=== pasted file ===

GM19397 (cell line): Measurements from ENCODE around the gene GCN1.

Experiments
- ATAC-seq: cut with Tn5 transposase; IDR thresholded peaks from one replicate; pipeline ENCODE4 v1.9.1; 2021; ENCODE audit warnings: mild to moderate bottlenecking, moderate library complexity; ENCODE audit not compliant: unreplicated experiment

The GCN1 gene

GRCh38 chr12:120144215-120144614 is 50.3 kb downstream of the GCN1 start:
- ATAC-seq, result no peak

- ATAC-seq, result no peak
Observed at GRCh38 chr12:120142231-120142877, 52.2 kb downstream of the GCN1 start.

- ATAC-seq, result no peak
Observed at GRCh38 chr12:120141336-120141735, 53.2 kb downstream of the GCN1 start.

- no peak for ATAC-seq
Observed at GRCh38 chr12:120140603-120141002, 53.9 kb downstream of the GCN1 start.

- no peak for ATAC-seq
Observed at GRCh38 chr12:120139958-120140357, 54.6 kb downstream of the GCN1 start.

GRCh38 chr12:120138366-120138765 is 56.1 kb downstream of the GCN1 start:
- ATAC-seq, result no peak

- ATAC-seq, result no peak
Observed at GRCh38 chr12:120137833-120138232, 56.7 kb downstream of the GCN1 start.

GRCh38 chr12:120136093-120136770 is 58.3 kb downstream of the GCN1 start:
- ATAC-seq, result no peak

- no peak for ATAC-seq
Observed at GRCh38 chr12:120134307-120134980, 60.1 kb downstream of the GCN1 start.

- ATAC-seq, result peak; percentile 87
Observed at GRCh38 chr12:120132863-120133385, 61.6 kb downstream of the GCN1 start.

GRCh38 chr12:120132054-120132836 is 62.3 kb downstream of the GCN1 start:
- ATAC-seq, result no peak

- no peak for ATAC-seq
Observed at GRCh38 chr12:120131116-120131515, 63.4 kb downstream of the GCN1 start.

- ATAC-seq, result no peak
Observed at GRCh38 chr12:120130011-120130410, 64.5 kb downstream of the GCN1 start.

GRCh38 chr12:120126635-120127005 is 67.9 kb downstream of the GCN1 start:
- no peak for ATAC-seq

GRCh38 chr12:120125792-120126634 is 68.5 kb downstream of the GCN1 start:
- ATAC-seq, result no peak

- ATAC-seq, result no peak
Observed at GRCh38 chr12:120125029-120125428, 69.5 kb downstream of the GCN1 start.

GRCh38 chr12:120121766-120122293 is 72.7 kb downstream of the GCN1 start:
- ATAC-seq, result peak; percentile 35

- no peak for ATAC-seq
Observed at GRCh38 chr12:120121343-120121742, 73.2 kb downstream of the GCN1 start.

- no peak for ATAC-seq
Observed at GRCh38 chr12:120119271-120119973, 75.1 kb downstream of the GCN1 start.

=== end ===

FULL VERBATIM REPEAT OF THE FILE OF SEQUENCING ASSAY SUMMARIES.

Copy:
GM19397 (cell line): Measurements from ENCODE around the gene GCN1.

Experiments
- ATAC-seq: cut with Tn5 transposase; IDR thresholded peaks from one replicate; pipeline ENCODE4 v1.9.1; 2021; ENCODE audit warnings: mild to moderate bottlenecking, moderate library complexity; ENCODE audit not compliant: unreplicated experiment

The GCN1 gene

GRCh38 chr12:120144215-120144614 is 50.3 kb downstream of the GCN1 start:
- ATAC-seq, result no peak

- ATAC-seq, result no peak
Observed at GRCh38 chr12:120142231-120142877, 52.2 kb downstream of the GCN1 start.

- ATAC-seq, result no peak
Observed at GRCh38 chr12:120141336-120141735, 53.2 kb downstream of the GCN1 start.

- no peak for ATAC-seq
Observed at GRCh38 chr12:120140603-120141002, 53.9 kb downstream of the GCN1 start.

- no peak for ATAC-seq
Observed at GRCh38 chr12:120139958-120140357, 54.6 kb downstream of the GCN1 start.

GRCh38 chr12:120138366-120138765 is 56.1 kb downstream of the GCN1 start:
- ATAC-seq, result no peak

- ATAC-seq, result no peak
Observed at GRCh38 chr12:120137833-120138232, 56.7 kb downstream of the GCN1 start.

GRCh38 chr12:120136093-120136770 is 58.3 kb downstream of the GCN1 start:
- ATAC-seq, result no peak

- no peak for ATAC-seq
Observed at GRCh38 chr12:120134307-120134980, 60.1 kb downstream of the GCN1 start.

- ATAC-seq, result peak; percentile 87
Observed at GRCh38 chr12:120132863-120133385, 61.6 kb downstream of the GCN1 start.

GRCh38 chr12:120132054-120132836 is 62.3 kb downstream of the GCN1 start:
- ATAC-seq, result no peak

- no peak for ATAC-seq
Observed at GRCh38 chr12:120131116-120131515, 63.4 kb downstream of the GCN1 start.

- ATAC-seq, result no peak
Observed at GRCh38 chr12:120130011-120130410, 64.5 kb downstream of the GCN1 start.

GRCh38 chr12:120126635-120127005 is 67.9 kb downstream of the GCN1 start:
- no peak for ATAC-seq

GRCh38 chr12:120125792-120126634 is 68.5 kb downstream of the GCN1 start:
- ATAC-seq, result no peak

- ATAC-seq, result no peak
Observed at GRCh38 chr12:120125029-120125428, 69.5 kb downstream of the GCN1 start.

GRCh38 chr12:120121766-120122293 is 72.7 kb downstream of the GCN1 start:
- ATAC-seq, result peak; percentile 35

- no peak for ATAC-seq
Observed at GRCh38 chr12:120121343-120121742, 73.2 kb downstream of the GCN1 start.

- no peak for ATAC-seq
Observed at GRCh38 chr12:120119271-120119973, 75.1 kb downstream of the GCN1 start.